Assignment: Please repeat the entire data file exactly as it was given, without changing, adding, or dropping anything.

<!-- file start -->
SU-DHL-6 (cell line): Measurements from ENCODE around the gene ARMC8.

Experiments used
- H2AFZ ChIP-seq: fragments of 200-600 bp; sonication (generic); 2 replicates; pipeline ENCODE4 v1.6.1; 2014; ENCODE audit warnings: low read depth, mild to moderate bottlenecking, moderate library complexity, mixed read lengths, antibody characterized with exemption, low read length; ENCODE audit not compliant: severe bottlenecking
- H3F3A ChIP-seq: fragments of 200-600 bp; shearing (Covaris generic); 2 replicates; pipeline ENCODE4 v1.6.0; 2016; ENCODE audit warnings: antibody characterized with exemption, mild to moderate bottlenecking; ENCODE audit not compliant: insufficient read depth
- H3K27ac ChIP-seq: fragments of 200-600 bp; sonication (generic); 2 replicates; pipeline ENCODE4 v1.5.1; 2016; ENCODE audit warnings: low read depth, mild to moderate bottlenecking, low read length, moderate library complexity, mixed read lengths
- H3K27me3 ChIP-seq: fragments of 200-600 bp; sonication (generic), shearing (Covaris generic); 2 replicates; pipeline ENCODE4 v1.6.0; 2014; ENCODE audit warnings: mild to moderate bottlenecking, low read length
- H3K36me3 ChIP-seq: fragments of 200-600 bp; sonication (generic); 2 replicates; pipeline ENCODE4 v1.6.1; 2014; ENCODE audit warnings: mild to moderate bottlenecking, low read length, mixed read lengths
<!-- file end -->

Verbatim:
SU-DHL-6 (cell line): Measurements from ENCODE around the gene ARMC8.

Experiments used
- H2AFZ ChIP-seq: fragments of 200-600 bp; sonication (generic); 2 replicates; pipeline ENCODE4 v1.6.1; 2014; ENCODE audit warnings: low read depth, mild to moderate bottlenecking, moderate library complexity, mixed read lengths, antibody characterized with exemption, low read length; ENCODE audit not compliant: severe bottlenecking
- H3F3A ChIP-seq: fragments of 200-600 bp; shearing (Covaris generic); 2 replicates; pipeline ENCODE4 v1.6.0; 2016; ENCODE audit warnings: antibody characterized with exemption, mild to moderate bottlenecking; ENCODE audit not compliant: insufficient read depth
- H3K27ac ChIP-seq: fragments of 200-600 bp; sonication (generic); 2 replicates; pipeline ENCODE4 v1.5.1; 2016; ENCODE audit warnings: low read depth, mild to moderate bottlenecking, low read length, moderate library complexity, mixed read lengths
- H3K27me3 ChIP-seq: fragments of 200-600 bp; sonication (generic), shearing (Covaris generic); 2 replicates; pipeline ENCODE4 v1.6.0; 2014; ENCODE audit warnings: mild to moderate bottlenecking, low read length
- H3K36me3 ChIP-seq: fragments of 200-600 bp; sonication (generic); 2 replicates; pipeline ENCODE4 v1.6.1; 2014; ENCODE audit warnings: mild to moderate bottlenecking, low read length, mixed read lengths